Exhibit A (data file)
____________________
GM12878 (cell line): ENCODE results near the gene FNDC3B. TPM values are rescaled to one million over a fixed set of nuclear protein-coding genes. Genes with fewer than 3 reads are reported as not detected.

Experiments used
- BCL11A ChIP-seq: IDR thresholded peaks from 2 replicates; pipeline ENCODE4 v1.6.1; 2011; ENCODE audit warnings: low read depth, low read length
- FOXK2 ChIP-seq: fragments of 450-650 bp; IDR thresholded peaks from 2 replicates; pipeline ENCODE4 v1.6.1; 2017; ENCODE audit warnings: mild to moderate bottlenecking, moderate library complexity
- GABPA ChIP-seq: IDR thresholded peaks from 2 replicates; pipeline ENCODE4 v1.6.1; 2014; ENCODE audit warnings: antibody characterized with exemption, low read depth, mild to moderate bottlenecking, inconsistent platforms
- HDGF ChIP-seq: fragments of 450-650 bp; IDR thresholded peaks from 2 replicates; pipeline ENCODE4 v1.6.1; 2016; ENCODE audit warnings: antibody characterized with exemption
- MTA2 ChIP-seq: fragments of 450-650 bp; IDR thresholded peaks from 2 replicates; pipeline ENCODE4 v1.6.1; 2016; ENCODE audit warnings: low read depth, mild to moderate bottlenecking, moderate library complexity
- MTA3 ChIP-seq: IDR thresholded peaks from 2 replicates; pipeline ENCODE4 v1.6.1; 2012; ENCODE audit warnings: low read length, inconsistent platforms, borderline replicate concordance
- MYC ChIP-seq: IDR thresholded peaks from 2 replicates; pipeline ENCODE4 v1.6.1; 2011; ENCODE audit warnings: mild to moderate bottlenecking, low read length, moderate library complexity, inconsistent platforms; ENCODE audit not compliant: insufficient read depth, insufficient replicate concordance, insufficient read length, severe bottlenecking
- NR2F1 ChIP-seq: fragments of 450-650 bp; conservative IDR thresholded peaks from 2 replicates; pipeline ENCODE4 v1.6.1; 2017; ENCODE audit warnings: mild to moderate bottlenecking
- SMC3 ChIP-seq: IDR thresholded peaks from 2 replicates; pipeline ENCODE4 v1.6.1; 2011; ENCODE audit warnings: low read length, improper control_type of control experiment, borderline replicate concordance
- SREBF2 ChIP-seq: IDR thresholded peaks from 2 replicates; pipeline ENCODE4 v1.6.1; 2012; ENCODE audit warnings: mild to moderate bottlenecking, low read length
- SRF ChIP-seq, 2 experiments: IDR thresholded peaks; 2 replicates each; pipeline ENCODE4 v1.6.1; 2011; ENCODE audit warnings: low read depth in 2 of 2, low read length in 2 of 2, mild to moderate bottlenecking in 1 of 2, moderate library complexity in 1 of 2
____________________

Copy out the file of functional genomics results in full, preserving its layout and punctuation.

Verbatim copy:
GM12878 (cell line): ENCODE results near the gene FNDC3B. TPM values are rescaled to one million over a fixed set of nuclear protein-coding genes. Genes with fewer than 3 reads are reported as not detected.

Experiments used
- BCL11A ChIP-seq: IDR thresholded peaks from 2 replicates; pipeline ENCODE4 v1.6.1; 2011; ENCODE audit warnings: low read depth, low read length
- FOXK2 ChIP-seq: fragments of 450-650 bp; IDR thresholded peaks from 2 replicates; pipeline ENCODE4 v1.6.1; 2017; ENCODE audit warnings: mild to moderate bottlenecking, moderate library complexity
- GABPA ChIP-seq: IDR thresholded peaks from 2 replicates; pipeline ENCODE4 v1.6.1; 2014; ENCODE audit warnings: antibody characterized with exemption, low read depth, mild to moderate bottlenecking, inconsistent platforms
- HDGF ChIP-seq: fragments of 450-650 bp; IDR thresholded peaks from 2 replicates; pipeline ENCODE4 v1.6.1; 2016; ENCODE audit warnings: antibody characterized with exemption
- MTA2 ChIP-seq: fragments of 450-650 bp; IDR thresholded peaks from 2 replicates; pipeline ENCODE4 v1.6.1; 2016; ENCODE audit warnings: low read depth, mild to moderate bottlenecking, moderate library complexity
- MTA3 ChIP-seq: IDR thresholded peaks from 2 replicates; pipeline ENCODE4 v1.6.1; 2012; ENCODE audit warnings: low read length, inconsistent platforms, borderline replicate concordance
- MYC ChIP-seq: IDR thresholded peaks from 2 replicates; pipeline ENCODE4 v1.6.1; 2011; ENCODE audit warnings: mild to moderate bottlenecking, low read length, moderate library complexity, inconsistent platforms; ENCODE audit not compliant: insufficient read depth, insufficient replicate concordance, insufficient read length, severe bottlenecking
- NR2F1 ChIP-seq: fragments of 450-650 bp; conservative IDR thresholded peaks from 2 replicates; pipeline ENCODE4 v1.6.1; 2017; ENCODE audit warnings: mild to moderate bottlenecking
- SMC3 ChIP-seq: IDR thresholded peaks from 2 replicates; pipeline ENCODE4 v1.6.1; 2011; ENCODE audit warnings: low read length, improper control_type of control experiment, borderline replicate concordance
- SREBF2 ChIP-seq: IDR thresholded peaks from 2 replicates; pipeline ENCODE4 v1.6.1; 2012; ENCODE audit warnings: mild to moderate bottlenecking, low read length
- SRF ChIP-seq, 2 experiments: IDR thresholded peaks; 2 replicates each; pipeline ENCODE4 v1.6.1; 2011; ENCODE audit warnings: low read depth in 2 of 2, low read length in 2 of 2, mild to moderate bottlenecking in 1 of 2, moderate library complexity in 1 of 2